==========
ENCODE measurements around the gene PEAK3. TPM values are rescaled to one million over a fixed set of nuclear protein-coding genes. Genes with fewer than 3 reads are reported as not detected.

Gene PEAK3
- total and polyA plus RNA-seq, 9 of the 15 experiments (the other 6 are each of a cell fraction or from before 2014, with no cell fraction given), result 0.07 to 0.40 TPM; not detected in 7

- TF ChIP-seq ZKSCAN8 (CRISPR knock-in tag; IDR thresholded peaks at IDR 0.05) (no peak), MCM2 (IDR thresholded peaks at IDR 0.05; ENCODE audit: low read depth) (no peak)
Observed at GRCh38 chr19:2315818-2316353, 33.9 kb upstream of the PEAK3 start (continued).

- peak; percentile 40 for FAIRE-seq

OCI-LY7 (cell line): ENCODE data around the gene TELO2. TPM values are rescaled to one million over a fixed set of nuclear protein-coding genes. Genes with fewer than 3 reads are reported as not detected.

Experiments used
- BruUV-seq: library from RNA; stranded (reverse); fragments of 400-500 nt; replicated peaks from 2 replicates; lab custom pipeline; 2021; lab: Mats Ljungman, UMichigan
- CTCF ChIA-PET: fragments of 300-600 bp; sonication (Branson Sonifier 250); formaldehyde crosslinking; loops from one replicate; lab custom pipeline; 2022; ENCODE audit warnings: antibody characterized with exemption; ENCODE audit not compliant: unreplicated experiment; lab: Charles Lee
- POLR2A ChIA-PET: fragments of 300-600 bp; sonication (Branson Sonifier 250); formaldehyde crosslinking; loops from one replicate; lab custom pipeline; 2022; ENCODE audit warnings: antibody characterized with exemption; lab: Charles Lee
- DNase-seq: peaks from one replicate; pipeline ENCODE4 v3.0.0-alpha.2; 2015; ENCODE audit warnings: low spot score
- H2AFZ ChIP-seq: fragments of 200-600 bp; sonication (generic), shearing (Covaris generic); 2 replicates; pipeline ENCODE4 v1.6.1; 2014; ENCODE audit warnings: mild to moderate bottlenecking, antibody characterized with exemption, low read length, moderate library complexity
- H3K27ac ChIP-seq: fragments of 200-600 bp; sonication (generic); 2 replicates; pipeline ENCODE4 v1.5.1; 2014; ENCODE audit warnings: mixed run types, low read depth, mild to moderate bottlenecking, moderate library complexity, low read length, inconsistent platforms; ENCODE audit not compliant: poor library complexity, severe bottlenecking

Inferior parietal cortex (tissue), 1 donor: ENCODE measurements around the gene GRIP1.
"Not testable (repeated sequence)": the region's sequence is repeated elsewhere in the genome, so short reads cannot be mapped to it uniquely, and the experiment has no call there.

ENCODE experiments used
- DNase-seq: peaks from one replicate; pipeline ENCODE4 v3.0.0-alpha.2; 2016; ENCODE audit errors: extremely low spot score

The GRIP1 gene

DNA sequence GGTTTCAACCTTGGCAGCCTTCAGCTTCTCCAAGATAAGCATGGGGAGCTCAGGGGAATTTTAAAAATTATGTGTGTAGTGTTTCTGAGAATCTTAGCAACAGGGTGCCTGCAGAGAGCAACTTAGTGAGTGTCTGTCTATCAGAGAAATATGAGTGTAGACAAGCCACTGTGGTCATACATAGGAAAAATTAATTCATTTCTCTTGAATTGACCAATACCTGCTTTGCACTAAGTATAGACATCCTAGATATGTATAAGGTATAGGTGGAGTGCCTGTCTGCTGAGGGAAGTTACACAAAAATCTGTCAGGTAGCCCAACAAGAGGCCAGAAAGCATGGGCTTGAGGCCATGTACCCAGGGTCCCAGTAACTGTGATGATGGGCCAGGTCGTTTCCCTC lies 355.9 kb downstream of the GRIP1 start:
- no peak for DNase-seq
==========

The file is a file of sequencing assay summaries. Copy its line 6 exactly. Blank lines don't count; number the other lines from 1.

- peak; percentile 40 for FAIRE-seq